Talk with you like a woman : African American women, justice, and reform in New York, 1890-1935 / Cheryl D. Hicks.Material type: TextSeries: JSTOR eBooks.Gender & American culture: Publisher: Chapel Hill : University of North Carolina Press, ©2010Description: 1 online resource (xiv, 372 pages) : illustrations, portraits.Content type: text Media type: computer Carrier type: online resourceISBN: 9780807882320; 0807882321; 9781469603759; 1469603756.Subject(s): African American women -- Employment -- New York (State) -- New York | African American women -- New York (State) -- New York -- Social conditions -- HistoryAdditional physical formats: Print version:: Talk with you like a woman.DDC classification: 305.48/8960730747 Online resources: Click here to view this ebook.
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|Electronic Book||UT Tyler Online Online||F128.9.N4 H53 2010 (Browse shelf)||https://ezproxy.uttyler.edu/login?url=http://www.jstor.org/stable/10.5149/9780807882320_Hicks||Available||ocn698110362|
Includes bibliographical references (pages 335-354) and index.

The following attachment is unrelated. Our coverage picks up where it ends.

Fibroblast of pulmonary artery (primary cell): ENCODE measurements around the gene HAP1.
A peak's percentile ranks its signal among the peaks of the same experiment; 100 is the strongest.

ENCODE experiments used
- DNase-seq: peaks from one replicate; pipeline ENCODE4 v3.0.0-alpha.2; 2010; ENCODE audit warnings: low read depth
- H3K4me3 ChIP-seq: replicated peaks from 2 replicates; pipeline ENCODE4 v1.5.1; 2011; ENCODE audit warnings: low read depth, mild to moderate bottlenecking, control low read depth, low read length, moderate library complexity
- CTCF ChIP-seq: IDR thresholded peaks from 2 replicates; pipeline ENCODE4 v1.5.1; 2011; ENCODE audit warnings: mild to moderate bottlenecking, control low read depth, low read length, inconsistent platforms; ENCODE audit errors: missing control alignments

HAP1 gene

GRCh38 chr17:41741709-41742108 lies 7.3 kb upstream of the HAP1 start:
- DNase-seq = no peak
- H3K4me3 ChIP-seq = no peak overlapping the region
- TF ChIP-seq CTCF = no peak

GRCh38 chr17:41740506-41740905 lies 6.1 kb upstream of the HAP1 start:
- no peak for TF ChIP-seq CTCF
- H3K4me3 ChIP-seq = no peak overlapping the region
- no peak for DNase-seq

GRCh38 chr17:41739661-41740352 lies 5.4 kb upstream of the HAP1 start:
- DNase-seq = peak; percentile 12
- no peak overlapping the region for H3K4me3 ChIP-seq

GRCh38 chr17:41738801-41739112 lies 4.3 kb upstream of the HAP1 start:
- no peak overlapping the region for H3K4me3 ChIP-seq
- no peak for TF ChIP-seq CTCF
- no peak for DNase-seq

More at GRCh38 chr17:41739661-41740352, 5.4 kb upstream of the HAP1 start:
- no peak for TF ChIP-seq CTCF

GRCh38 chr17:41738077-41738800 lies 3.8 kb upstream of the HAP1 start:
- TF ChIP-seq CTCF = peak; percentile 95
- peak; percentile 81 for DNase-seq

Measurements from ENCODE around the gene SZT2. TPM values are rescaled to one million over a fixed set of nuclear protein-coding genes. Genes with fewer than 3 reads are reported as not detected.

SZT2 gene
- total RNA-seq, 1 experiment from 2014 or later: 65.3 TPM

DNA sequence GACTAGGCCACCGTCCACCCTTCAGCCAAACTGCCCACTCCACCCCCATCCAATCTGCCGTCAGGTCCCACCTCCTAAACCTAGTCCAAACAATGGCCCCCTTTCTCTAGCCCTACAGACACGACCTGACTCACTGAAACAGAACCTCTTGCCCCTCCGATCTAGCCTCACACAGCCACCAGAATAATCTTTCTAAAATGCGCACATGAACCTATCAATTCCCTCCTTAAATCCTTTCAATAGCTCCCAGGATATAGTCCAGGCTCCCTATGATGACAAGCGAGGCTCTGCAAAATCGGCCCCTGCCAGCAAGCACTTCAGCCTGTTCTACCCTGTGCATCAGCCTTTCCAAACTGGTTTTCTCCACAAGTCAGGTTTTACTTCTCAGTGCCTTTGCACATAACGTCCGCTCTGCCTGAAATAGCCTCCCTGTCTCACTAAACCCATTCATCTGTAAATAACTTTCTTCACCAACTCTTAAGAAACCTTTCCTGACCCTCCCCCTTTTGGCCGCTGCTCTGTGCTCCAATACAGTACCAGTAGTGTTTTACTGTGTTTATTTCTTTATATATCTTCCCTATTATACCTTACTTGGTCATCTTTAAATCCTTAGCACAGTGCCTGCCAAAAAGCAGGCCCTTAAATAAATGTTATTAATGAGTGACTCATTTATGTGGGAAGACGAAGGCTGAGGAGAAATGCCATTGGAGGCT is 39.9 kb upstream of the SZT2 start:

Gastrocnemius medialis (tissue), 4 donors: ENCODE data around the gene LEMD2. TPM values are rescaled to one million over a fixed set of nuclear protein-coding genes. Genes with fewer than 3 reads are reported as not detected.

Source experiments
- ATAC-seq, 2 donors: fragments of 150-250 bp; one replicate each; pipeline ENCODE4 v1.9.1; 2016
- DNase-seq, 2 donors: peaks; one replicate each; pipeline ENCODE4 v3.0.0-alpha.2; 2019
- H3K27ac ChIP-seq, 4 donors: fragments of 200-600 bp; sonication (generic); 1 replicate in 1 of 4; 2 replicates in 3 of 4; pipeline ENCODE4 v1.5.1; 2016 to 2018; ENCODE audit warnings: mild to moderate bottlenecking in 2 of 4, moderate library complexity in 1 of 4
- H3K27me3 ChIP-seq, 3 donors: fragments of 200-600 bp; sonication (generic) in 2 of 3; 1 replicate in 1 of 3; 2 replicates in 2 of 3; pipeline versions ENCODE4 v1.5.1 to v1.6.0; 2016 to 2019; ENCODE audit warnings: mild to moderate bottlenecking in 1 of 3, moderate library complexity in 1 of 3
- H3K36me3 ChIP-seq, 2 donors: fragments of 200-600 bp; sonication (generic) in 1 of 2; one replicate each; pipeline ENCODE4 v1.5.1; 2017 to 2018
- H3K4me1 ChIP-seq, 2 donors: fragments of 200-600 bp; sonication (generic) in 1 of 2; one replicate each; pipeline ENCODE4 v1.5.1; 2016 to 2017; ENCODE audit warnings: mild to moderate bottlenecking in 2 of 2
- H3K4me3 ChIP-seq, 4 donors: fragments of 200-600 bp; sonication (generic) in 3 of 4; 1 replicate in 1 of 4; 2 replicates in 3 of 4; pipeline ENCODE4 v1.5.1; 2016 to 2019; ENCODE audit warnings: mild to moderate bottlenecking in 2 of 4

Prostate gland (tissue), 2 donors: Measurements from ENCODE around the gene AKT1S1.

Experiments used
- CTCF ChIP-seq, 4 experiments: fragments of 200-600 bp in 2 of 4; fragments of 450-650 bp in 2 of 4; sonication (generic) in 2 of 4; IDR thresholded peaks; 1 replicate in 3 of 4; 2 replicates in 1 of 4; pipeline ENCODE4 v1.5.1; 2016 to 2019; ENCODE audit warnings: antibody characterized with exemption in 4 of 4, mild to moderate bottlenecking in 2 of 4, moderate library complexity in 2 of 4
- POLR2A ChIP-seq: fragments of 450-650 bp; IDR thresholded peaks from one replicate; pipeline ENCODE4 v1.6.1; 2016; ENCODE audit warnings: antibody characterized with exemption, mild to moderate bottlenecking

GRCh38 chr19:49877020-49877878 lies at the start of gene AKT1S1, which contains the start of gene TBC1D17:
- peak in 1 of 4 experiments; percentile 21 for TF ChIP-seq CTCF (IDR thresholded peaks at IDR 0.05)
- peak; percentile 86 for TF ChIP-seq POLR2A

To live a fuller and freer life : black women migrants' expectations and New York's urban realities, 1890-1927 -- The only one that would be interested in me : police brutality, black women's protection, and the New York Race Riot of 1900 -- I want to save these girls : single black women and their protectors, 1895-1911 -- Colored women of hard and vicious character : respectability, domesticity, and crime, 1893-1933 -- Tragedy of the colored girl in court : the National Urban League and New York's Women's Court, 1911-1931 -- In danger of becoming morally depraved : single black women, working-class black families, and New York State's Wayward Minor Laws, 1917-1928 -- A rather bright and good-looking colored girl : black women's sexuality, "harmful intimacy," and attempts to regulate desire, 1917-1928 -- I don't live on my sister, I living of myself : parole, gender, and black families, 1905-1935 -- She would be better off in the South : sending women on parole to their southern kin, 1920-1935 -- Conclusion: thank god I am independent one more time.
With this book, Cheryl Hicks brings to light the voices and viewpoints of black working-class women, especially southern migrants, who were the subjects of urban and penal reform in early twentieth-century New York. In need of support as they navigated the discriminatory labor and housing markets and contended with poverty, maternity, and domestic violence, black women instead found themselves subject to hostility from black leaders, urban reformers, and the police. Through their actions as well as their words, black working-class women challenged prevailing views regarding black women and mor.
Print version record.